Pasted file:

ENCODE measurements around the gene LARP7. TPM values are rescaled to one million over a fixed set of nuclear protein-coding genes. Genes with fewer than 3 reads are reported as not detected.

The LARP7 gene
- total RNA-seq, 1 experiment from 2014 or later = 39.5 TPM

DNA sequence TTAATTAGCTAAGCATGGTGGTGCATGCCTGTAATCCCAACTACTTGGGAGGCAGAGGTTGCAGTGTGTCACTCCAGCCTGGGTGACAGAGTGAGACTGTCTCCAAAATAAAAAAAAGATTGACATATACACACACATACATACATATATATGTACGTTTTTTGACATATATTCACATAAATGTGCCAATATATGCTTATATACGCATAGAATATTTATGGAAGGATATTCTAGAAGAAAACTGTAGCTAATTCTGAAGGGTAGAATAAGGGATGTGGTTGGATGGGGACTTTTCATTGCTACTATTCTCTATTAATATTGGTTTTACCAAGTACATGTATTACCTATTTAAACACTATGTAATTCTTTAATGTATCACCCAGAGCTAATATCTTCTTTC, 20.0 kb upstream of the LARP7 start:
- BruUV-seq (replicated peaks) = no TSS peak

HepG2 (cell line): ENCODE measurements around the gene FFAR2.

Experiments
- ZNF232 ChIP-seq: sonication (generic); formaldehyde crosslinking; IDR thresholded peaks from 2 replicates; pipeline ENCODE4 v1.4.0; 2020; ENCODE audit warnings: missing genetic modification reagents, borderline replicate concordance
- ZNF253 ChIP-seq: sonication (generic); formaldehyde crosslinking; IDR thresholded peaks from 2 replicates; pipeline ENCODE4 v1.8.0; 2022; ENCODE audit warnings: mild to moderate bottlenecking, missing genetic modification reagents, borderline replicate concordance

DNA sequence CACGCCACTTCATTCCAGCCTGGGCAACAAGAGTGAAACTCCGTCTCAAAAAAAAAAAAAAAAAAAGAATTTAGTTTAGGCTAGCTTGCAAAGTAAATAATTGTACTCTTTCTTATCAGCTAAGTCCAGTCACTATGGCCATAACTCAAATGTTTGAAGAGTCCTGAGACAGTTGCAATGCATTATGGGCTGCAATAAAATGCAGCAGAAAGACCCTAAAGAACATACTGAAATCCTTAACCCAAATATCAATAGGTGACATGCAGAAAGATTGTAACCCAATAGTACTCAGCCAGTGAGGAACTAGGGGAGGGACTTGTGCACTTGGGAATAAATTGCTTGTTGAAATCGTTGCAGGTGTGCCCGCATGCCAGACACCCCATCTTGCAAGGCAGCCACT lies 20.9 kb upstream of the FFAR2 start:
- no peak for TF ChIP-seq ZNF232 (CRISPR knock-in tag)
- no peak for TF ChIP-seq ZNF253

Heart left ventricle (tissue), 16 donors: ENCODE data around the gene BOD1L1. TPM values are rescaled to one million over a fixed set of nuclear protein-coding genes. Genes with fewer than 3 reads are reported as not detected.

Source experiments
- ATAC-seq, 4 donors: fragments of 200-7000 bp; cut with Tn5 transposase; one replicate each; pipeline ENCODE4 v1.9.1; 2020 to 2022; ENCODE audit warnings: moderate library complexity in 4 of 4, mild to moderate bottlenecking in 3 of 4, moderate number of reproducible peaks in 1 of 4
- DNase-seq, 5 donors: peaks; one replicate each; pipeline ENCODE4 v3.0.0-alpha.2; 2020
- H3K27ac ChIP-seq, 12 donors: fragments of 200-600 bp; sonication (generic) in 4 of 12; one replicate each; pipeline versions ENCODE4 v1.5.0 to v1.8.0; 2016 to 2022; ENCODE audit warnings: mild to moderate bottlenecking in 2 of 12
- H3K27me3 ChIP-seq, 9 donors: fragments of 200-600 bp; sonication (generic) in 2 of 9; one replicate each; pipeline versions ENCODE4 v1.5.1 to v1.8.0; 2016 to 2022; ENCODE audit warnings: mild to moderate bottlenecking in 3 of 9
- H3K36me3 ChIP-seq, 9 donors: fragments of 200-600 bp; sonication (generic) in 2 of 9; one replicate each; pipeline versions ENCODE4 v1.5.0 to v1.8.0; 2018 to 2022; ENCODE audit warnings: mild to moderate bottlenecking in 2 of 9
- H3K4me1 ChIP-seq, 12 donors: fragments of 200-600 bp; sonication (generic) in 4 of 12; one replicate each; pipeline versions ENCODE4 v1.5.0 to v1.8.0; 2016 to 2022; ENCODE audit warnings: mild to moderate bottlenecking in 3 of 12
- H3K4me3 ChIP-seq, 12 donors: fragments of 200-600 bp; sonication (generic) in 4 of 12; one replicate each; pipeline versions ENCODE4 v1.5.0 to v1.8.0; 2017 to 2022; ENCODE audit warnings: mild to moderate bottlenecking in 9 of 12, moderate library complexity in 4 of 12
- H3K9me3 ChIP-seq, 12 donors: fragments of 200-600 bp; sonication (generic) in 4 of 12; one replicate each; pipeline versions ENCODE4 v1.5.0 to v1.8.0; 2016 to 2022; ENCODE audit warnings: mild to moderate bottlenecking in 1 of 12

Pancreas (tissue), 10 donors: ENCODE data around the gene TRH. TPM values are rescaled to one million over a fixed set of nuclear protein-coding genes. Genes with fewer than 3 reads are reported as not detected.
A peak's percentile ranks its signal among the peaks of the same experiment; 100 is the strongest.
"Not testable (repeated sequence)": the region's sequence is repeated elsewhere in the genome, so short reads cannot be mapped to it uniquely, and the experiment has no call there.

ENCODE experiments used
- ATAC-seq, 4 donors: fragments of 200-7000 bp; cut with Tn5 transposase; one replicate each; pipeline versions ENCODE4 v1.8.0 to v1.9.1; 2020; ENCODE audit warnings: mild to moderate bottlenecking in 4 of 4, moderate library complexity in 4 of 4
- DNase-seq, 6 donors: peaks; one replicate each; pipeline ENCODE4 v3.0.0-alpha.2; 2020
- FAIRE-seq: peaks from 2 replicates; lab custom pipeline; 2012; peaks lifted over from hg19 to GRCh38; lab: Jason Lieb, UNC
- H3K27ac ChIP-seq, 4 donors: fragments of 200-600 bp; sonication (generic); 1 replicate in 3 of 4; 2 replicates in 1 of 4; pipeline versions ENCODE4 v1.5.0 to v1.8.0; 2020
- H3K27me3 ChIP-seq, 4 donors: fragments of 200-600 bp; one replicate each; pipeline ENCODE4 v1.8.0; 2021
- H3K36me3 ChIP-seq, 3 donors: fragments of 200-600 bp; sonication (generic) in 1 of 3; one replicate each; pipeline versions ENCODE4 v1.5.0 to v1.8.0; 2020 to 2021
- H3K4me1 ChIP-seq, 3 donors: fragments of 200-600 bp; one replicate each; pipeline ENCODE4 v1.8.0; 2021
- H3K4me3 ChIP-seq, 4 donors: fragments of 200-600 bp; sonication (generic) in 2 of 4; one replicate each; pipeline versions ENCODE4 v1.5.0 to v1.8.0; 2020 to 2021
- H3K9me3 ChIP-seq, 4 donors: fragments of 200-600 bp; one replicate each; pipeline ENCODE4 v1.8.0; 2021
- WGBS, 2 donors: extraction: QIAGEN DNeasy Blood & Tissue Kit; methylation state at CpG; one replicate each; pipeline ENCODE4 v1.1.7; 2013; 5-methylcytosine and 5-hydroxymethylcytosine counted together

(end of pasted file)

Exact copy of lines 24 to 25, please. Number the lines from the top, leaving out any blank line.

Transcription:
A peak's percentile ranks its signal among the peaks of the same experiment; 100 is the strongest.
"Not testable (repeated sequence)": the region's sequence is repeated elsewhere in the genome, so short reads cannot be mapped to it uniquely, and the experiment has no call there.